• 1/2 cup quinoa flour
  • 2 teaspoons sea salt
  • 1/2 teaspoon black pepper
  • 1 teaspoon baking powder
  • 1/2teaspoon baking soda
  • 1 cup buttermilk (I used 1/2 cup low fat kefir and 1/2 cup 1% milk)
  • 2 large eggs
  • 1 stick of butter, melted  (4oz)
  • 1 cup corn kernels, roasted
  • 1 teaspoon smoked paprika
  • 1 hot chili pepper, cut into very small pieces
  • handful of baby spinach leaves, chopped
  • 1/2 cup of feta, cut into dice (or use shredded cheddar)
  1. Preheat the oven to 375 degrees. Spray a 12-cup muffin tin.  
  2. Line a sheet pan with parchment or aluminum foil. Spread a cup of thawed frozen corn kernels on it. Roast in oven until browned, about 15 minutes. Remove from oven and allow to cool while mixing batter.
  3. Sift the dry ingredients together into a mixing bowl. Add the eggs, buttermilk, and melted butter. With a standmixer, mix only until the dry ingredients are moistened. Add the roasted corn, feta, smoked paprika, feta and baby spinach. Stir to blend.
  4. Use an ice cream scoop to fill each muffin cup to the top. Bake until perfectly risen and golden brown, about 12-15 minutes. Remove from oven and allow cool for a few minutes.

Wednesday, November 13, 2013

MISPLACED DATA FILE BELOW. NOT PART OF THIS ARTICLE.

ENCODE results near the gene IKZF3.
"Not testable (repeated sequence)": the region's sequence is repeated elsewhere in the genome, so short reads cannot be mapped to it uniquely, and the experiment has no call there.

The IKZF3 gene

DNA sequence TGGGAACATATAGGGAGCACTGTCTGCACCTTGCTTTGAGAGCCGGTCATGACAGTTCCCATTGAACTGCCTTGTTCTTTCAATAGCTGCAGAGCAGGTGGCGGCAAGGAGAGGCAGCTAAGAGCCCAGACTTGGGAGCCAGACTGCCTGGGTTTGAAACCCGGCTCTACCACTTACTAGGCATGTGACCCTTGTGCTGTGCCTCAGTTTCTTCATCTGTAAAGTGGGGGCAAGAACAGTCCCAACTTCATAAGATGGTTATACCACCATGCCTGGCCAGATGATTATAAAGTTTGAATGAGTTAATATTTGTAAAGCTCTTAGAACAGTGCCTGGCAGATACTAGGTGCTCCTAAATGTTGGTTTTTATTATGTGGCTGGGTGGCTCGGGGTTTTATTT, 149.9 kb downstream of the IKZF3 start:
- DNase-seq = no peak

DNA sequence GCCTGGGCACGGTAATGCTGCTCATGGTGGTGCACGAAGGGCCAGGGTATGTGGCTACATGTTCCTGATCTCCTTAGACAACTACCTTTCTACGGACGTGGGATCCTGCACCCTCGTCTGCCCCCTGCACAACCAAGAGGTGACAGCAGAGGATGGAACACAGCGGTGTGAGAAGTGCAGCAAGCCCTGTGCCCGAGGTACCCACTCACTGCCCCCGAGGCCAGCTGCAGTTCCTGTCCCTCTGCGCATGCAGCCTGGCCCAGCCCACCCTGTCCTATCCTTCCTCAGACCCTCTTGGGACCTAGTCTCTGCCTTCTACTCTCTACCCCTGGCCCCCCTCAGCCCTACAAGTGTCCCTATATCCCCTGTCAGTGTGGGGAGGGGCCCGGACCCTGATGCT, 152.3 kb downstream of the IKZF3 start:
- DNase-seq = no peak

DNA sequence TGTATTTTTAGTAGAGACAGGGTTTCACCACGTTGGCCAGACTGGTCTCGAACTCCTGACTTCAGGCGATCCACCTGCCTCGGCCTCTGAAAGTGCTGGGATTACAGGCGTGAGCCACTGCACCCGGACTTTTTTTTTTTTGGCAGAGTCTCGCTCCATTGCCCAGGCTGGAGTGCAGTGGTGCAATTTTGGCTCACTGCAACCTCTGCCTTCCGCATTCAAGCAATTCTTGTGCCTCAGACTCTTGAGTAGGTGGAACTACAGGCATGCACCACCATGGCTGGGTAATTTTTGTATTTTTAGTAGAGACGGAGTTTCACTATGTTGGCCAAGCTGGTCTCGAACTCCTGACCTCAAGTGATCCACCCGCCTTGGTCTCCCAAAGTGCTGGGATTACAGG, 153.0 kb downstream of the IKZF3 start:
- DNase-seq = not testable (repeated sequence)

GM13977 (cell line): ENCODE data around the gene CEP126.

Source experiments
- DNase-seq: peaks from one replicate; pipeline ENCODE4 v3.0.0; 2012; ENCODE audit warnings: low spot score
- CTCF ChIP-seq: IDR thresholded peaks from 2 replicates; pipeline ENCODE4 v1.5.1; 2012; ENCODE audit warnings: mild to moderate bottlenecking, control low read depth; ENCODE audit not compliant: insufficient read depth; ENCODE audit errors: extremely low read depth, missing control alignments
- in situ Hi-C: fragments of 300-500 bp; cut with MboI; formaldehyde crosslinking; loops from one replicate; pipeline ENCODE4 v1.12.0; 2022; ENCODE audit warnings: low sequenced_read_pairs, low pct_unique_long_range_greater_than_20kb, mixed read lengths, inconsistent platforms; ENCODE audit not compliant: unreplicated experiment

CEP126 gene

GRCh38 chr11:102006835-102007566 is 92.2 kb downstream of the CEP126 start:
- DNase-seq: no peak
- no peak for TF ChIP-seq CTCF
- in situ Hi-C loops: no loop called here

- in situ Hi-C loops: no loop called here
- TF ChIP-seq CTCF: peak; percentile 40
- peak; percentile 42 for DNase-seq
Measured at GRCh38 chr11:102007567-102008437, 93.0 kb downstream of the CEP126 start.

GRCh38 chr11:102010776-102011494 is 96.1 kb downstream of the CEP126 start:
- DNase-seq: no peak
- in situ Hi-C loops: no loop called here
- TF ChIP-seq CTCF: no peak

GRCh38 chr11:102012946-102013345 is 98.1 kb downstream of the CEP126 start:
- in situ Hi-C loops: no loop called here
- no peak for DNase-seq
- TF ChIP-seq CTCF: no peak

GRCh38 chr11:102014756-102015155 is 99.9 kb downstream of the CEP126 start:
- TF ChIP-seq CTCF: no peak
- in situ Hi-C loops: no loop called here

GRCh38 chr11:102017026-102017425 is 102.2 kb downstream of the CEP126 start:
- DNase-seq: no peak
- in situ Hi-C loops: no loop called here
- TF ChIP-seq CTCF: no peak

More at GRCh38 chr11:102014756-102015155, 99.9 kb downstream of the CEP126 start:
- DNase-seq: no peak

Angel hair puttanesca

Puttanesca means… lady of the night in Italian, so angel hair(ed) puttanesca seems like a very special lady of the night (or street). Anyway, it was the perfect dinner for tonight: a cup of ready made tomato pasta sauce, some sliced (cocktail) olives, capers, fresh grated garlic, a dash of anchovy fish sauce and some fresh rosemary from the summer pot for good measure and the ultra fast cooking angel hair pasta. Done.


Tuesday, November 12, 2013

Turkey month

November is the month I get into serious mood for turkey. Not just Thanksgiving turkey, but turkey burgers, turkey breast, turkey gravy. Ah! Just to make sure I will get my share of Thanksgiving turkey. By the time Thanksgiving comes around, I am typically already over turkey.

I bought a package of fresh ground turkey meat, 93% lean, used about a 1/3 cup and mixed it up with bread crumbs, a peanut ginger bbq sauce, some hot sauce, salt and it was ready for frying. Turkey meat has a rather bland flavor and can easily be dry, but this combination was juicy, flavorful and a fabulous ‘burger’, with rice, baked parsnip fries and a tiny cauliflower.


Saturday, November 9, 2013

Roasted sweet potato, leek and celeriac soup

Yesterday I went back to the place I seem to go often: Chase’s Daily, for its excellent food. Roasted beet salad anyone? Since Chase’s dishes are seasonal, the soup has been sweet potato and leek for a few weeks.